The ACLU of Massachusetts has three main concerns about the use of red light cameras in traffic enforcement, focusing on public safety, due process, and privacy.
The major safety rationale behind red light cameras is that they help reduce potentially dangerous side-impact crashes. Data from the Federal Highway Administration have demonstrated that red light cameras do decrease side-impact collisions by 25%--but at the expense of a 15% increase in the number of rear-impact crashes.
A study of red light cameras in Virginia commissioned by the federal Department of Transportation found an increase in total injury crashes across the state, even as it reported a decrease in crashes directly attributable to red-light running: "[A]nalysis indicated that the cameras are contributing to a definite increase in rear-end crashes, a possible decrease in angle crashes, a net decrease in injury crashes attributable to red light running, and an increase in total injury crashes." A more detailed follow-up report issued in 2007 came to similar conclusions.
Nearer to home, in 2006 the city of Swampscott conducted a rigorous public safety analysis using local data and concluded that red light cameras would not have a positive effect on local public safety.
The citations issued by red light cameras raise fundamental due process concerns. The registered owner or lessee of the motor vehicle is held liable for the alleged violation unless he or she can prove that another person was actually driving the vehicle, which very easily could be the case. How many children drive cars registered to their parents? How many spouses drive cars registered under the name of their husband or wife? Guilt is presumed over innocence.
Further hampering due process is the timing of tickets. Presently, when one receives a traffic violation, a motorist is, of course, made immediately aware of the violation by the officer who provides the ticket. With red light cameras, however, tickets may be mailed out weeks after the violation actually occurs, making a challenge to the allegation virtually impossible. And if it wasn't the registered owner/lessee driving the vehicle, that other person may not find out about the violation until even longer after it occurred. The more time in between the alleged violation and the actual ticketing, the more difficult it is to remember the circumstances surrounding the incident and to mount a defense to the ticket.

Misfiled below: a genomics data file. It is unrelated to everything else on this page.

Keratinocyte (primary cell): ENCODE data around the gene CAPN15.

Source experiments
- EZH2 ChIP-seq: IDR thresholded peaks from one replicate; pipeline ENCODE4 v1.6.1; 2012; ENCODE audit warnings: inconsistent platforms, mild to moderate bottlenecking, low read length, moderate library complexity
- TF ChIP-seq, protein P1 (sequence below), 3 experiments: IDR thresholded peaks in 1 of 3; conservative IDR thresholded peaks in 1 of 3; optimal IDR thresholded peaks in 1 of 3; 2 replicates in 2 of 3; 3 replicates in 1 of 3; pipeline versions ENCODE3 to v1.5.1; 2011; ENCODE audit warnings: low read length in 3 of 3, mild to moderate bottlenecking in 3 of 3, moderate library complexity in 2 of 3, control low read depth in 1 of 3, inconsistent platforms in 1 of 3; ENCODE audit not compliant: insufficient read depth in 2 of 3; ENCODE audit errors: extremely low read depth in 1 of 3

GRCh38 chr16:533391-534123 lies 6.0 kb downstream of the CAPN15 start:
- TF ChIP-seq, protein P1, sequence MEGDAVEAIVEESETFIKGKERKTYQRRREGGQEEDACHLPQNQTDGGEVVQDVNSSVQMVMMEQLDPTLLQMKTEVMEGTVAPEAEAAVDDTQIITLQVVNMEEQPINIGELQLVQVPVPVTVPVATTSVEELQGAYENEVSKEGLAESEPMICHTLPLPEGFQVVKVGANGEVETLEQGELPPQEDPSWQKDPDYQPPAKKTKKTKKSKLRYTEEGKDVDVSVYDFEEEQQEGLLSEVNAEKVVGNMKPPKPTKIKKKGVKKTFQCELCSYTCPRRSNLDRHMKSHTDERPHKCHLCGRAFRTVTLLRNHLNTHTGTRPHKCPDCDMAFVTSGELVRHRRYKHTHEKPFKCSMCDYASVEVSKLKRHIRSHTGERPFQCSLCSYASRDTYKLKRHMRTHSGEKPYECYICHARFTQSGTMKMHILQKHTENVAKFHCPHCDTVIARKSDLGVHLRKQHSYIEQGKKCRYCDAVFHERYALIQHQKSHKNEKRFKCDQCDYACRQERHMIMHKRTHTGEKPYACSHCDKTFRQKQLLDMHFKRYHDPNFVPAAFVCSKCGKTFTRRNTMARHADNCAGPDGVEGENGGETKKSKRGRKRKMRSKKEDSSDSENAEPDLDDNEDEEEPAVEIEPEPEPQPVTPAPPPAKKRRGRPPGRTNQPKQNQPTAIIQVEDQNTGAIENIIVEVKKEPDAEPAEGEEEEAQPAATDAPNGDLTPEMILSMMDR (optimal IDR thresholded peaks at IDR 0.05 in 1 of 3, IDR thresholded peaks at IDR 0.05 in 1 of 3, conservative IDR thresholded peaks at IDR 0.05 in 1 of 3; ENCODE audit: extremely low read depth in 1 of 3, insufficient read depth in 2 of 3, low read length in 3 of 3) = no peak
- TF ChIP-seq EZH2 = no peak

Some argue that red light camera citations are analogous to parking tickets, because neither enforcement mechanism relies on direct interaction between the driver and an officer, and the owner is liable regardless of who was driving the vehicle. As a practical matter, however, when someone borrows a car and parks it illegally, they receive the ticket upon returning to the car, and can pay the fine or otherwise take responsibility. Unlike with red light camera enforcement, there is no delay between the infraction and the citation and there is no confusion about responsibility; rather, the contemporaneous citation allows the driver to assess whether the citation was appropriate and articulate a defense.
Contrary to popular belief, the major concern about red light cameras and privacy is not about cameras taking pictures of license plates, assuming that they do not also take pictures of the drivers. Rather, it has to do with the storage by a government entity of data regarding a driver's whereabouts, whether or not the driver was issued a citation (a citation is not automatically issued simply because a photograph is taken), and whether or not those citations are successfully appealed. Such data (which includes the date and time of a particular vehicle passing a particular location) should be inaccessible to anyone for any purpose other than issuing a citation (including for other law enforcement purposes or via discovery in civil proceedings), and it should be destroyed as soon as possible.
Testimony in Opposition to Automated Traffic Control Cameras: H.917, H.918, H.1799 (PDF)
Massachusetts Joint Committee on Transportation